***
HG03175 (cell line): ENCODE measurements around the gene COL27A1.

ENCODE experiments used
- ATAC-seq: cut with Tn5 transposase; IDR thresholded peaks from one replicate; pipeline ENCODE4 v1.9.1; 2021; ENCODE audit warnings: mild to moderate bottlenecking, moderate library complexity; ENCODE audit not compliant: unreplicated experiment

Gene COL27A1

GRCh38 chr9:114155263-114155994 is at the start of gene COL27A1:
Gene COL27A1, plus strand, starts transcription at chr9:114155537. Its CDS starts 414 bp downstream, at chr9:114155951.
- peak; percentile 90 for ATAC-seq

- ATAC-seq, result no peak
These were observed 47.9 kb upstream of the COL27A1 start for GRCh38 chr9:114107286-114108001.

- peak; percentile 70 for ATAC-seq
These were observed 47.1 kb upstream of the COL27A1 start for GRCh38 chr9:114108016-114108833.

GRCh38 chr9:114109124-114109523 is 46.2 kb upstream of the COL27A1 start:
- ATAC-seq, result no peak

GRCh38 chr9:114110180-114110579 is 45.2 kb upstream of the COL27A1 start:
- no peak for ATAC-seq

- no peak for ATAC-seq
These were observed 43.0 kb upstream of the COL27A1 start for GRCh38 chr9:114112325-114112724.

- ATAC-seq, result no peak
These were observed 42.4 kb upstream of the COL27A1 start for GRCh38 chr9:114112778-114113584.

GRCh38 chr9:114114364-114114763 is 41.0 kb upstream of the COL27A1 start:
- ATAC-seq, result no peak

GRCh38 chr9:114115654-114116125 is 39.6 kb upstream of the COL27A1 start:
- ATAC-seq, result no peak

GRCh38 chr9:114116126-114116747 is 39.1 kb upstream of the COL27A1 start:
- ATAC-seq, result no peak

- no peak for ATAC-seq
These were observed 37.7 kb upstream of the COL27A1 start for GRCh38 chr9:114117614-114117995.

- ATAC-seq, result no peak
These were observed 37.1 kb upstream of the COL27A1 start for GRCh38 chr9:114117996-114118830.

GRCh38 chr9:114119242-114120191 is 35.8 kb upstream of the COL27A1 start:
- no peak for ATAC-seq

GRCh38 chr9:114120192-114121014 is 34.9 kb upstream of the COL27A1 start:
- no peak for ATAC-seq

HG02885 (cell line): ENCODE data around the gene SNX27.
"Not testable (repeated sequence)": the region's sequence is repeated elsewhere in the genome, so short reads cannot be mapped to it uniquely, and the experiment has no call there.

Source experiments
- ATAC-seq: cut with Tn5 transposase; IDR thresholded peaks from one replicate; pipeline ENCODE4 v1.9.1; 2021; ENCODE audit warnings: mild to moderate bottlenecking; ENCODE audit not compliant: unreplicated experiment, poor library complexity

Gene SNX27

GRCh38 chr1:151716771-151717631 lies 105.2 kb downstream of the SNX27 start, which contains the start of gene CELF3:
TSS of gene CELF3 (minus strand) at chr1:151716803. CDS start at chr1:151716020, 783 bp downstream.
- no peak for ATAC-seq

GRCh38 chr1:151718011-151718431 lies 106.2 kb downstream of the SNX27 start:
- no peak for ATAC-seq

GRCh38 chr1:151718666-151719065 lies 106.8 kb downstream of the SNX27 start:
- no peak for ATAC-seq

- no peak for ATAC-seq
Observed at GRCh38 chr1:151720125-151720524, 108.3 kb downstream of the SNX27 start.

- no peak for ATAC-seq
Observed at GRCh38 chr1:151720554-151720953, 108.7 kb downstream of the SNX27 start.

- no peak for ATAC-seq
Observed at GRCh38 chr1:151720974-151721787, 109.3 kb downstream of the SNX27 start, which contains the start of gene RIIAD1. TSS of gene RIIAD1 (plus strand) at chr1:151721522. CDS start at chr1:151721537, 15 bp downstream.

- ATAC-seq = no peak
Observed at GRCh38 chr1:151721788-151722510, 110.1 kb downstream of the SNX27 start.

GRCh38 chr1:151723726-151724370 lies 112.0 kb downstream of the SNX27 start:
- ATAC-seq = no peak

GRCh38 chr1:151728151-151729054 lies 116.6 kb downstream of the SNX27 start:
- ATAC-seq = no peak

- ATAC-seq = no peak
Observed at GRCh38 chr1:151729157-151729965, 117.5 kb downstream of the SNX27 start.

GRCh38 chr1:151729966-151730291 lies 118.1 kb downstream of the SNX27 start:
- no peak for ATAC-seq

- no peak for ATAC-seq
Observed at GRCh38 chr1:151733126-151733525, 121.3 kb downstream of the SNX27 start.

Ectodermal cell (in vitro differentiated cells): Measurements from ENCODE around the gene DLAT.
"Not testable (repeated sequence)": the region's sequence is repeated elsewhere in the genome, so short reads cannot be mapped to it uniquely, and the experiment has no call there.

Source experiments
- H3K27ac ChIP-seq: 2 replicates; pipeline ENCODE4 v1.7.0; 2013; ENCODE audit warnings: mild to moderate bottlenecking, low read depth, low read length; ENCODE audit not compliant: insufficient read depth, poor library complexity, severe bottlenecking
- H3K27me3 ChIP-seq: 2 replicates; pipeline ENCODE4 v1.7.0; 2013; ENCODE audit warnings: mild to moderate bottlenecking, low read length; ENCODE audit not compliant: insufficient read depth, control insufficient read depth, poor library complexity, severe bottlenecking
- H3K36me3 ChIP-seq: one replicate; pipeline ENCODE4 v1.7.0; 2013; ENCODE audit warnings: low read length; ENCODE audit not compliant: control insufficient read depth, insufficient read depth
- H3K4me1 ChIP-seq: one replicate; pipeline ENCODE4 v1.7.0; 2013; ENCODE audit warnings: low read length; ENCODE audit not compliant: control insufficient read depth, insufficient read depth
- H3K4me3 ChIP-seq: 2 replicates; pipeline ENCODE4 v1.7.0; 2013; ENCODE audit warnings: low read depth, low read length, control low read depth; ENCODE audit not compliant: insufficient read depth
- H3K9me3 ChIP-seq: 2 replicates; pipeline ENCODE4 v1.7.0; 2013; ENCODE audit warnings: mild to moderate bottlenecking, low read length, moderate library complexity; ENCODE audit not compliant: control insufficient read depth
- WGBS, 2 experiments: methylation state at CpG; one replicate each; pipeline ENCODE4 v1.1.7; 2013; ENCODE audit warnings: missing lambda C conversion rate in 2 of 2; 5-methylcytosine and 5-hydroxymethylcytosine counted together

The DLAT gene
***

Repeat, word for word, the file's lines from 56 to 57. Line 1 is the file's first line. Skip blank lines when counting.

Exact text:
GRCh38 chr1:151728151-151729054 lies 116.6 kb downstream of the SNX27 start:
- ATAC-seq = no peak